If you’ve made an online purchase recently, you’ve probably seen an option to Buy Now, Pay Later (BNPL). The latest digital payments trend, BNPL allows shoppers to break down almost any purchase into installment payments without using a credit card. It has become a standard option for online shopping, and it’s also available at many brick and mortar stores.
While BNPL has been around for a few years, it’s really taken off recently. In fact, since 2019, Millennials’ use of BNPL has more than doubled to 41 percent, and Gen Xers’ use has more than tripled to 30 percent. But having the option to pay for a purchase in installments doesn’t mean it’s always a good idea. Before opting for BNPL, make sure you understand all the details.
How does Buy Now Pay Later work?
When you’re ready to make a purchase, you’ll see an option for BNPL at checkout. When you’re shopping online, you may see a breakdown of how much you’ll pay today and how much you’ll pay in future payments if you want to break your payment into installments instead of paying the full balance. Seeing the lower amount you can pay down is often tempting—and that’s the point.
The terms of the BNPL agreement vary based on which provider the retailer is using. Some BNPL providers charge interest on your purchases, while others only charge late fees.
Many BNPL providers offer a four-payment model that allows a shopper to break a purchase into four equal payments, paying the first at checkout and the remaining three every two weeks afterwards. In six weeks, the purchase is completely paid for.
How does Buy Now Pay Later affect credit scores?
Using BNPL may or may not affect your credit score. Some BNPL providers will report the payment arrangements to the credit bureaus and others do not, and some report only certain types of BNPL loans.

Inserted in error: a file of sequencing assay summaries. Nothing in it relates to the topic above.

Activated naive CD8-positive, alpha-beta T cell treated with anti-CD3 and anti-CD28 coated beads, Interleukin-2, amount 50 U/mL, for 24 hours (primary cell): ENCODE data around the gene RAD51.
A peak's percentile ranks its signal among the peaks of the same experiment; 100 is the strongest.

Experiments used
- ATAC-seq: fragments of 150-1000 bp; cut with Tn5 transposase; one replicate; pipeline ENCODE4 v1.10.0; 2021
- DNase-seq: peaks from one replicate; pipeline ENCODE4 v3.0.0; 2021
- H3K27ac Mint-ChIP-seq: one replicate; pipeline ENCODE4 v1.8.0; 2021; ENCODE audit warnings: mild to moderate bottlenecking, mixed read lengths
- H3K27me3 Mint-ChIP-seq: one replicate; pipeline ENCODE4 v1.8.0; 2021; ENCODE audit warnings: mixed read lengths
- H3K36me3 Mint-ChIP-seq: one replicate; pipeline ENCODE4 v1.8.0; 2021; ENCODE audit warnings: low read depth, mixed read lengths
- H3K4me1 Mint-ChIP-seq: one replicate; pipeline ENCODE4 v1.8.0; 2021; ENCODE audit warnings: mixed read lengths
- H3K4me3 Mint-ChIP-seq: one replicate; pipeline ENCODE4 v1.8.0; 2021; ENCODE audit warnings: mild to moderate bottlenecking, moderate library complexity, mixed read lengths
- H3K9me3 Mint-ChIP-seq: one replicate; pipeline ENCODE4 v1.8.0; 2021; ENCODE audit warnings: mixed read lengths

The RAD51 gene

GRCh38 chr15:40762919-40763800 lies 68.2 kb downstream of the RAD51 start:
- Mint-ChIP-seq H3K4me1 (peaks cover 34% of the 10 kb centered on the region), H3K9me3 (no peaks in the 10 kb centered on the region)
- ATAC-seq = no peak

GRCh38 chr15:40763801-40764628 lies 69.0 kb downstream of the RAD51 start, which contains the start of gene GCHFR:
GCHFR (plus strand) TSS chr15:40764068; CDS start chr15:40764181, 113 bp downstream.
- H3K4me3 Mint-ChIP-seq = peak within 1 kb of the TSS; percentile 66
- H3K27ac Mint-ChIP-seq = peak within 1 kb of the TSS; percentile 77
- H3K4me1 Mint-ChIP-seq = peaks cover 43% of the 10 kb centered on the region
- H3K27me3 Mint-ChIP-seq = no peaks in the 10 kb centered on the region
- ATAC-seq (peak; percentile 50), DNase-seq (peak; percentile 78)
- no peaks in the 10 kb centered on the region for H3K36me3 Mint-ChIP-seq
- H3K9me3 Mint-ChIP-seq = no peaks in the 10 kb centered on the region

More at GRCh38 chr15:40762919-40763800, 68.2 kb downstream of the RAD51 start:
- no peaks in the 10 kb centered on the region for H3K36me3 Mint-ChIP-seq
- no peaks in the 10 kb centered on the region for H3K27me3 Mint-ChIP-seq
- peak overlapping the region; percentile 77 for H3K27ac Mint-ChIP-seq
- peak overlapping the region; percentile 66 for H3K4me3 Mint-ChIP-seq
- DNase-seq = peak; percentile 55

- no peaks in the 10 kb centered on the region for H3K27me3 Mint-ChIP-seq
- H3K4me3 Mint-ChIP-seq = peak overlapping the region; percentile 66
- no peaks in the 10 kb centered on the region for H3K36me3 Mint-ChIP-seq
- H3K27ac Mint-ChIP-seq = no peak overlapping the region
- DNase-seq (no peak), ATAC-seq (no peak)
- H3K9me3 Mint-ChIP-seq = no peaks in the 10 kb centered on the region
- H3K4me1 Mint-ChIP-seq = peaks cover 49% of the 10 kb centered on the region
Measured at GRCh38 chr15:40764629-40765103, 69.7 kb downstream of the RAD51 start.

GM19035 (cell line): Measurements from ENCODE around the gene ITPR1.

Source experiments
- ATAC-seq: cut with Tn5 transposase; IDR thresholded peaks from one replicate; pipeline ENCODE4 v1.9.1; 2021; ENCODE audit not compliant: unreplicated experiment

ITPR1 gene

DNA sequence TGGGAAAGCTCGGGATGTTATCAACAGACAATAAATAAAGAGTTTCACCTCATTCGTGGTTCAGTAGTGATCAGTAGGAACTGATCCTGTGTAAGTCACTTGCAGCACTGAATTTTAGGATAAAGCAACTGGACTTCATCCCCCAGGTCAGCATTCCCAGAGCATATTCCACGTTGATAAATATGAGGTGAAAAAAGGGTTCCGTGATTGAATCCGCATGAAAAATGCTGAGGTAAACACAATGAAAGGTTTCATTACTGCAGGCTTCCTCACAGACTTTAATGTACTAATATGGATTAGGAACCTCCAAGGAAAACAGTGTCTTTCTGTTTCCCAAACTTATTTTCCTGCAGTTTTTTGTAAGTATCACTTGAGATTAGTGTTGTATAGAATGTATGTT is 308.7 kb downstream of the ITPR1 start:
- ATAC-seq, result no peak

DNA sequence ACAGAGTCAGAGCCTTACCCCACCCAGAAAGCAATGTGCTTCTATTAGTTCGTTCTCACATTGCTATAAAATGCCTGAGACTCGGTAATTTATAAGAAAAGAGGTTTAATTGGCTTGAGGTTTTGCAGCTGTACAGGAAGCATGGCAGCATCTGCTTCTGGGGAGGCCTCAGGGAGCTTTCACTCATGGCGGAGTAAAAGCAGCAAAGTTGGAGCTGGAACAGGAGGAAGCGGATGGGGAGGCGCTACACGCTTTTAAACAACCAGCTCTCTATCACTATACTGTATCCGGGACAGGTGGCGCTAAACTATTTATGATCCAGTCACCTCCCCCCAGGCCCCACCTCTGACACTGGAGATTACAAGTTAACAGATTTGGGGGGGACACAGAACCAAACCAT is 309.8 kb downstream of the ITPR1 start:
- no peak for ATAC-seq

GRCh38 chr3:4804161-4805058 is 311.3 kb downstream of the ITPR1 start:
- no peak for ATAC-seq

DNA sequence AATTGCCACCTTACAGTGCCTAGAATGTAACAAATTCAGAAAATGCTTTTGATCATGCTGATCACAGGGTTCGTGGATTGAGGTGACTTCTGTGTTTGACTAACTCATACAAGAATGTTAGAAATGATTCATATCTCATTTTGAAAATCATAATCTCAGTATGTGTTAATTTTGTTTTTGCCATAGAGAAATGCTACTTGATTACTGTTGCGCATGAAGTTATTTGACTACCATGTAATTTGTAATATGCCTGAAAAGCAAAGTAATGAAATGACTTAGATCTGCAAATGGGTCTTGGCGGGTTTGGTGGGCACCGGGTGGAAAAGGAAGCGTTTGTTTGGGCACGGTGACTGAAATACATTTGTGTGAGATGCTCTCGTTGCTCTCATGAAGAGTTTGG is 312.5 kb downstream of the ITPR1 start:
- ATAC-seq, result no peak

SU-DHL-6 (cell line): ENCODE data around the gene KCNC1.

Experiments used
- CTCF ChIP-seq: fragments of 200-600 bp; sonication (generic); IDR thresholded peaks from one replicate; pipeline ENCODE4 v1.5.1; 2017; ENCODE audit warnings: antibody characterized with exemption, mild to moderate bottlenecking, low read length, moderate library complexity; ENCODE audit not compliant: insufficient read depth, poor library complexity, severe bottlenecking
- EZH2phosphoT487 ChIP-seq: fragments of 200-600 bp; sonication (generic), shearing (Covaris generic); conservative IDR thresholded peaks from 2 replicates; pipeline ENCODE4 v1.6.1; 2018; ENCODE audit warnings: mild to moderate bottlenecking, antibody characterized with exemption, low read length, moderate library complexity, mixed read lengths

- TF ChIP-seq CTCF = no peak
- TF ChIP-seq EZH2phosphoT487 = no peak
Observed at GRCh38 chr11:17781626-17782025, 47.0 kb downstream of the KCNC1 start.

If your BNPL agreements are reported to the credit bureaus, each BNPL purchase will show up as a separate loan on your credit report. If you’re trying to build credit or improve your score, making on-time installment payments on the BNPL purchases may help you. That’s because on-time payment history represents 35 percent of your FICO score.
However, when a BNPL purchase is completely paid for, the account is closed and removed from your credit report (if it was reported in the first place). That removal can decrease the average age of your credit history. That can make a difference, as length of your credit history accounts for 15 percent of your FICO score.
Will Buy Now Pay Later cost you more in the long run?
The answer depends on the type of payment arrangement you use, as well as your ability to make all the payments on time. If you use a BNPL provider that charges interest on your purchase, taking the installment route will cost you more than simply paying the full purchase price at checkout.
Also, if you don’t make the installment payments on time and the BNPL provider you’re using charges late fees, you’ll end up paying more than the price of the original purchase.
However, if you use a BNPL provider that doesn’t charge interest and you make all the installment payments on time, you should be able to pay the same amount you would have paid for the purchase at checkout. You’ll simply be able to spread out the purchase over a few weeks or months.
Should you Buy Now Pay Later?
To decide whether you should take advantage of point-of-sale installment agreements, you need to think carefully about your answers to a few questions. First, can you afford to make the installment payments on time? If you can, and you’re committed to doing so, the payment arrangement might work for you.
Second, can you use a BNPL product that will not charge interest on your purchase? If not, you’ll be paying more than the original cost of the purchase, so BNPL may not be the best option. For example, if you use a credit card, you may be able to get a lower interest rate than the BNPL lender.
Third, will any potential impact to your credit be positive or neutral? Your answer to this question will depend on your current credit score and your goals for your credit score. It will also depend on whether the BNPL provider will even report your payment arrangement to the credit bureaus.
Finally, is the purchase necessary and does it fit into your budget or spending plan? If not, you may be tempted to use BNPL to purchase something that you really don’t need or can’t afford. If that’s the case, try to resist the temptation and stay committed to your budget.